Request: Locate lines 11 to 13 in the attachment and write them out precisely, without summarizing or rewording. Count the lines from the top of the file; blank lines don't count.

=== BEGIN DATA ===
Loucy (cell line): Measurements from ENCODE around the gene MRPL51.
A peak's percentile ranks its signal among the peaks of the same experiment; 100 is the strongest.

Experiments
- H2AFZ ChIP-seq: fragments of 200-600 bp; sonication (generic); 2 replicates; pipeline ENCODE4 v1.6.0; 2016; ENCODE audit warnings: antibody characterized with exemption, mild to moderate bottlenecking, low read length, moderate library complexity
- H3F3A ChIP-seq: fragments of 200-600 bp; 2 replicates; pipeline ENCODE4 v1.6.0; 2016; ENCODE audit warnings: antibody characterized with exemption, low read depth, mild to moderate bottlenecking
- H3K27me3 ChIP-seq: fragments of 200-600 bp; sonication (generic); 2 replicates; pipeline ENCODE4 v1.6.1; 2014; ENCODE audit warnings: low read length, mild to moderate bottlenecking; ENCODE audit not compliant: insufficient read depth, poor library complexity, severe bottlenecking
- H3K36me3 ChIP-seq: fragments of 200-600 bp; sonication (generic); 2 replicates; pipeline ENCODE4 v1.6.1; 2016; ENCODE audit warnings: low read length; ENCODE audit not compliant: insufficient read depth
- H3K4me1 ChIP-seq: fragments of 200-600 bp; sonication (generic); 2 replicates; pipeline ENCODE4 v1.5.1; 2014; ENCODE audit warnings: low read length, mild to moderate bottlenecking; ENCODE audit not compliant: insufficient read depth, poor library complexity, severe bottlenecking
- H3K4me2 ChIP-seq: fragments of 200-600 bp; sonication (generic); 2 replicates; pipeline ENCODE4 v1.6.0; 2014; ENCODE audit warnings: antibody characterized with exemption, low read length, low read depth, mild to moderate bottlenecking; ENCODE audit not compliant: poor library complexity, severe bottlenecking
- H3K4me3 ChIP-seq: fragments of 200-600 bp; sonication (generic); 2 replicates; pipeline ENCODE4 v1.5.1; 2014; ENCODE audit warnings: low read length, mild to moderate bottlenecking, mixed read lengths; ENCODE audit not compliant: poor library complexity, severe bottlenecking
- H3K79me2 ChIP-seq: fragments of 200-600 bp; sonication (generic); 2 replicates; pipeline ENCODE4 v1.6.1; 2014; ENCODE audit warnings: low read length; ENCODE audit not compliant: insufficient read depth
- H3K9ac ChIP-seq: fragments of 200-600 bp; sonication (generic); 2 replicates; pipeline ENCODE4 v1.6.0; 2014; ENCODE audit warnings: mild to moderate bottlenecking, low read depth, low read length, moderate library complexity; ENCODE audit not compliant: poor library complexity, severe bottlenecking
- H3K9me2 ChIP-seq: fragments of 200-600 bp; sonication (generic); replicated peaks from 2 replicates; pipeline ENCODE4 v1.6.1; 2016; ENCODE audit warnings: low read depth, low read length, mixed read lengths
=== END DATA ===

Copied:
- H3K79me2 ChIP-seq: fragments of 200-600 bp; sonication (generic); 2 replicates; pipeline ENCODE4 v1.6.1; 2014; ENCODE audit warnings: low read length; ENCODE audit not compliant: insufficient read depth
- H3K9ac ChIP-seq: fragments of 200-600 bp; sonication (generic); 2 replicates; pipeline ENCODE4 v1.6.0; 2014; ENCODE audit warnings: mild to moderate bottlenecking, low read depth, low read length, moderate library complexity; ENCODE audit not compliant: poor library complexity, severe bottlenecking
- H3K9me2 ChIP-seq: fragments of 200-600 bp; sonication (generic); replicated peaks from 2 replicates; pipeline ENCODE4 v1.6.1; 2016; ENCODE audit warnings: low read depth, low read length, mixed read lengths